FIG. 4 is a cross-sectional view showing a light absorption layer 63 according to the first embodiment.

In FIG. 4, the light absorption layer 63 designates a multiple quantum well (MQW) structure. Reference number 631 designates an ‘A’ well layer which serves as a first well layer located closest to the n-type optical confinement layer 62, is formed from undoped InGaAsP having a band-gap wavelength of 1.54 μm, and has a thickness of 8.5 nm. Reference number 633 designates a ‘B’ well layer which is formed to a thickness of 7.5 nm from undoped InGaAsP having a band-gap wavelength of 1.54 μm.

Reference numeral 634 designates a ‘B’ barrier layer which is formed to a thickness of 6 nm from undoped InGaAsP having a band-gap wavelength of 1.18 μm. Nine ‘B’ well layers 633 and nine ‘B’ barrier layers 634 are alternately formed, to uniformly thickness. A multilayer formed from the B′ well layers 633 and the B′ barrier layers 634 is called a uniform multiple quantum well section 63B.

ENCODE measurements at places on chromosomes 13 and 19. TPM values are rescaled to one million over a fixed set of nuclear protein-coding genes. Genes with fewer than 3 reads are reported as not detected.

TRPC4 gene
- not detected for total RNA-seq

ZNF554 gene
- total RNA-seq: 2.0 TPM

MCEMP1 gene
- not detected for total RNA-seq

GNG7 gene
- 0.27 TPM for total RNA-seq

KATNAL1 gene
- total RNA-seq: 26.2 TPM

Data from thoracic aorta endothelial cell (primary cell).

Reference numeral 632 designates an ‘A’ barrier layer which is interposed between the ‘A’ well layer 631 and the ‘B’ well layer 633 and is formed from undoped InGaAsP to a thickness of 20 nm. The thickness of the ‘A’ barrier layer 632 is increased in order to prevent occurrence of a drop in oscillator strength, which would otherwise be caused by the occurrence of binding between the ‘A’ well layer 631 and the ‘B’ well layer 633.

FIG. 5 is a diagram showing an energy band in the vicinity of the light absorption layer 63 according to the first embodiment. Reference symbol Ec designates a conduction band, and Ev designates a valance electron band.

A method of manufacturing the optical modulator 50 according to the first embodiment will now be described.